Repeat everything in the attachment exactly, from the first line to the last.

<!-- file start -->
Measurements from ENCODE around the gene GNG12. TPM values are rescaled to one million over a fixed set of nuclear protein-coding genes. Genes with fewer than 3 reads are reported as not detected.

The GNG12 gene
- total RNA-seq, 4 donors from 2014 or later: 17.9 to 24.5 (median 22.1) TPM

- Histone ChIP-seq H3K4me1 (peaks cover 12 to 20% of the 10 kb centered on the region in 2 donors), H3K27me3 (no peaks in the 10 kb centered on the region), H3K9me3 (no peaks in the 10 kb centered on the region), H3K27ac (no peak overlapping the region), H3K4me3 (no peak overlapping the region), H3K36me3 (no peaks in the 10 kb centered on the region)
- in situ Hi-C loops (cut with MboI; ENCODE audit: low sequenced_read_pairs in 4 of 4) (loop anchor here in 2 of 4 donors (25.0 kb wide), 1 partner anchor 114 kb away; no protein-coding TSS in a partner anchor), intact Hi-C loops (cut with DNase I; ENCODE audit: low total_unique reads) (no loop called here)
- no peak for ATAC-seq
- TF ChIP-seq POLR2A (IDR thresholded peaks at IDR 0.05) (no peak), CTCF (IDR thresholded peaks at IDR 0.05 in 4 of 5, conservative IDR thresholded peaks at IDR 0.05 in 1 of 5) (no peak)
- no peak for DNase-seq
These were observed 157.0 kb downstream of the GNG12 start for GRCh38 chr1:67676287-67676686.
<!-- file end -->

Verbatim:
Measurements from ENCODE around the gene GNG12. TPM values are rescaled to one million over a fixed set of nuclear protein-coding genes. Genes with fewer than 3 reads are reported as not detected.

The GNG12 gene
- total RNA-seq, 4 donors from 2014 or later: 17.9 to 24.5 (median 22.1) TPM

- Histone ChIP-seq H3K4me1 (peaks cover 12 to 20% of the 10 kb centered on the region in 2 donors), H3K27me3 (no peaks in the 10 kb centered on the region), H3K9me3 (no peaks in the 10 kb centered on the region), H3K27ac (no peak overlapping the region), H3K4me3 (no peak overlapping the region), H3K36me3 (no peaks in the 10 kb centered on the region)
- in situ Hi-C loops (cut with MboI; ENCODE audit: low sequenced_read_pairs in 4 of 4) (loop anchor here in 2 of 4 donors (25.0 kb wide), 1 partner anchor 114 kb away; no protein-coding TSS in a partner anchor), intact Hi-C loops (cut with DNase I; ENCODE audit: low total_unique reads) (no loop called here)
- no peak for ATAC-seq
- TF ChIP-seq POLR2A (IDR thresholded peaks at IDR 0.05) (no peak), CTCF (IDR thresholded peaks at IDR 0.05 in 4 of 5, conservative IDR thresholded peaks at IDR 0.05 in 1 of 5) (no peak)
- no peak for DNase-seq
These were observed 157.0 kb downstream of the GNG12 start for GRCh38 chr1:67676287-67676686.